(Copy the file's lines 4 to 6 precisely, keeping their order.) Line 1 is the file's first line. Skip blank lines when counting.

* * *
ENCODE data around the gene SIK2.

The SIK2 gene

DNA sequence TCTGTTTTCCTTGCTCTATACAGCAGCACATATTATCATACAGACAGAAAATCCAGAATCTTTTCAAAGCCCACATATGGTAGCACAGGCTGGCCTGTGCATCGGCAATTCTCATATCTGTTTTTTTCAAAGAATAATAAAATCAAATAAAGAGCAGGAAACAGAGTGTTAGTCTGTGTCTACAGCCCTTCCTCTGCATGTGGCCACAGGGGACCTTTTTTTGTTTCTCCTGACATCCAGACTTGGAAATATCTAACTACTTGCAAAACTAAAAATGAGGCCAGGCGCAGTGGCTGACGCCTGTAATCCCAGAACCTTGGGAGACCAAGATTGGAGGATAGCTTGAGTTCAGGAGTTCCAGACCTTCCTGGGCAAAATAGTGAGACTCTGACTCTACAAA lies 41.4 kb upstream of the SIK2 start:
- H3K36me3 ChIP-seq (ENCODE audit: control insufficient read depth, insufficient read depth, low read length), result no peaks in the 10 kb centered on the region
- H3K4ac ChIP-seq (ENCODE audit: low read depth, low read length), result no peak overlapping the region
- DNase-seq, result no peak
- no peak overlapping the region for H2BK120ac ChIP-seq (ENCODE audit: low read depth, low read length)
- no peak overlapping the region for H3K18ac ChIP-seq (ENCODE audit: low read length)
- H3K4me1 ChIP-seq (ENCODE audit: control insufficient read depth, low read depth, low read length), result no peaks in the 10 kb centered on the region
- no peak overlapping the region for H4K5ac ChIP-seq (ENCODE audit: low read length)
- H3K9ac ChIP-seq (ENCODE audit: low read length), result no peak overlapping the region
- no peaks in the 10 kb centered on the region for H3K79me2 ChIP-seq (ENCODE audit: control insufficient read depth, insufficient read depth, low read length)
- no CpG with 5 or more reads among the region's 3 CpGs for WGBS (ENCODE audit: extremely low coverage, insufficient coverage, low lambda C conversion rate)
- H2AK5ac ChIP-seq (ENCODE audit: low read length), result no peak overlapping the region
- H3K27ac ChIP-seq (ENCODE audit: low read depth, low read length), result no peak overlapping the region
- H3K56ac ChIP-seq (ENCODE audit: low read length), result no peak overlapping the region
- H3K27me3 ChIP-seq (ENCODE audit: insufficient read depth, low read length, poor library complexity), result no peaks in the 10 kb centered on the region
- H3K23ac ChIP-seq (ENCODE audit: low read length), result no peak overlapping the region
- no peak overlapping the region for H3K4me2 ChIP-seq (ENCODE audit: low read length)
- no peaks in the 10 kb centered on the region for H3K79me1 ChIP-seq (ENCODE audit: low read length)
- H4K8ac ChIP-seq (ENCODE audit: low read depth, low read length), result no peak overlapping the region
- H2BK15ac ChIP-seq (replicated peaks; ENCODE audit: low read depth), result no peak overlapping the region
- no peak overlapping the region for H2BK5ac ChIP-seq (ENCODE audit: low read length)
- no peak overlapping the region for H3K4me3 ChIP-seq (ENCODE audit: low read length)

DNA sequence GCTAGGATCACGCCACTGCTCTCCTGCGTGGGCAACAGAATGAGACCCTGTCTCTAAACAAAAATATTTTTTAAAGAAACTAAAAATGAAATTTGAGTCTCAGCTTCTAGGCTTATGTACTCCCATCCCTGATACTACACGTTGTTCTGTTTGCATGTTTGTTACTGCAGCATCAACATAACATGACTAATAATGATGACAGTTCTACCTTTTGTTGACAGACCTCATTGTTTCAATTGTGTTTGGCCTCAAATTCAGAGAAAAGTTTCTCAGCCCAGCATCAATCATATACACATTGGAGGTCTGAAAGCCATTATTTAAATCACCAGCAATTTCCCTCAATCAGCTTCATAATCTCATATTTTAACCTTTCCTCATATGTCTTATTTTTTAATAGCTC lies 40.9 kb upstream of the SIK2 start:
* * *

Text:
- H3K36me3 ChIP-seq (ENCODE audit: control insufficient read depth, insufficient read depth, low read length), result no peaks in the 10 kb centered on the region
- H3K4ac ChIP-seq (ENCODE audit: low read depth, low read length), result no peak overlapping the region
- DNase-seq, result no peak